Air Nigeria has reduced frequencies on its newly launched Lagos-London Gatwick service - the only route still operated by the carrier following its suspension of domestic and regional flights last week.
The airline will now operate its Gatwick connection four times weekly, after originally launching it as a daily service on 17 May.
Nigeria's civil aviation authority issued a suspension order for the carrier's domestic and regional flights on 21 June - the second such grounding in a month - citing concerns over safety compliance and alleged financial irregularities.
The Gatwick service is exempt from the suspension as it is operated with an EgyptAir A330-200 (registration SU-GCI), which has been wet-leased from Cairo for a 12-month period.
Air Nigeria had been due to receive a second EgyptAir A330-200 (registration SU-GCJ) this month, which was to be deployed on a new service from Lagos to Johannesburg. That route has since been postponed, and the aircraft remains in Egypt.
"There isn't a firm delivery date for the second aircraft, but it is painted with Air Nigeria livery," an EgyptAir spokesperson tells Flightglobal.
Re-affirming the Lagos-based carrier's international expansion plan, an Air Nigeria spokesperson adds: "The second aircraft will join the fleet shortly, especially as we aim to commence operations to Johannesburg and thereafter expand to Paris Charles de Gaulle and Rome."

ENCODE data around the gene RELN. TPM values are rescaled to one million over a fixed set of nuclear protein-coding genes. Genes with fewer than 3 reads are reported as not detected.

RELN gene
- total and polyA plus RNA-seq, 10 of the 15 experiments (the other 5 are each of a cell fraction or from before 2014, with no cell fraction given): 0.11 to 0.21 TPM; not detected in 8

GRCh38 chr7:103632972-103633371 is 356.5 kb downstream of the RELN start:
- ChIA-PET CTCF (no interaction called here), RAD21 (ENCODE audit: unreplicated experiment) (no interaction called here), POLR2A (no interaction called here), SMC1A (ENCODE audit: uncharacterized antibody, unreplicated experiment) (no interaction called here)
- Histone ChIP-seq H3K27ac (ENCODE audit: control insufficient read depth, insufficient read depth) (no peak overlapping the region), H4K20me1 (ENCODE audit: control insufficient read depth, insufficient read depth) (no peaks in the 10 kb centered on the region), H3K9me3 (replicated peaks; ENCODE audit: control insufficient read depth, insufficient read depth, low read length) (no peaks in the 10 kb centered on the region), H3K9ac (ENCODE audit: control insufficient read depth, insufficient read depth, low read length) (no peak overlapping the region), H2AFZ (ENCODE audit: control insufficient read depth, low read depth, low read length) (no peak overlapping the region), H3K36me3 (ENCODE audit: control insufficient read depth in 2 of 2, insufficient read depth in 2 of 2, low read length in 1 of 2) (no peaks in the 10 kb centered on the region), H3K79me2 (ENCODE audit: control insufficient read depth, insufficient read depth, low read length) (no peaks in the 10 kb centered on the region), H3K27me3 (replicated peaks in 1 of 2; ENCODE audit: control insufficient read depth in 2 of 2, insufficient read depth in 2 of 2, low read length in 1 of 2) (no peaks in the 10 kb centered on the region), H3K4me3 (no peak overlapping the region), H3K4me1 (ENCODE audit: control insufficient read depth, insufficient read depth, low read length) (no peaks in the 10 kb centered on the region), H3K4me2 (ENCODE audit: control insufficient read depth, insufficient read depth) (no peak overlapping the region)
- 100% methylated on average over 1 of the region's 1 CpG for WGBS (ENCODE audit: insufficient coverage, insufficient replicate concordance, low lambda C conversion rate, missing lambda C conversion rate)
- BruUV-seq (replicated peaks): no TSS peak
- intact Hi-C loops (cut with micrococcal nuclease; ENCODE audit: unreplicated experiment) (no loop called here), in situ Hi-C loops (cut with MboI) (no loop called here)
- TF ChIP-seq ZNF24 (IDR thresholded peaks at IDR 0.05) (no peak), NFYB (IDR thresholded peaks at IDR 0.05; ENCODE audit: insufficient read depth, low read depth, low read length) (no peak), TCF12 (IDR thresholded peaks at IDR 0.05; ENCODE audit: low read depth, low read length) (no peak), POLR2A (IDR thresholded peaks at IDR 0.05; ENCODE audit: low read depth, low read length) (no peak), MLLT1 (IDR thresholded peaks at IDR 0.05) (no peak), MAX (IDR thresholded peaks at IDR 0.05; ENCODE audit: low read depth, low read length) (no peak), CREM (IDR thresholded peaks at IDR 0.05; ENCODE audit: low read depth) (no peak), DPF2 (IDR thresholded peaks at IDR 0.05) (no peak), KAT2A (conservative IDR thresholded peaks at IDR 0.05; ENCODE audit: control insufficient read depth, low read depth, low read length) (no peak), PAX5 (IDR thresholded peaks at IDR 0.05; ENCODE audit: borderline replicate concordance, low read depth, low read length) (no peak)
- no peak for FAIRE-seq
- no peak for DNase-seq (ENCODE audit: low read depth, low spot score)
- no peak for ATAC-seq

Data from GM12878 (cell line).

The airline is also confident of receiving a clean bill of health for its domestic and regional flights, claiming that it is "the only carrier in west Africa to pass three consecutive IATA Operational Safety Audit programmes (IOSA) in the last five years".
Dismissing allegations of financial irregularities, it maintains that management have "consistently submitted to internationally recognised audit exercises".
Air Nigeria chief executive Kinfe Kahssaye was arrested by the country's Federal Inland Revenue Service (FIRS) on 18 June during an armed raid on the airline's offices.
FIRS had been demanding backdated taxes allegedly owed from the period when Air Nigeria was a subsidiary of Richard Branson's Virgin Atlantic Airways, the carrier said following the raid. It insisted that new chairman Jimoh Ibrahim has honoured all tax obligations since acquiring the airline in 2010.
"Air Nigeria cannot be intimidated by this crude approach, and will not be ready to give bribe to any person no matter how highly placed," the airline said at the time.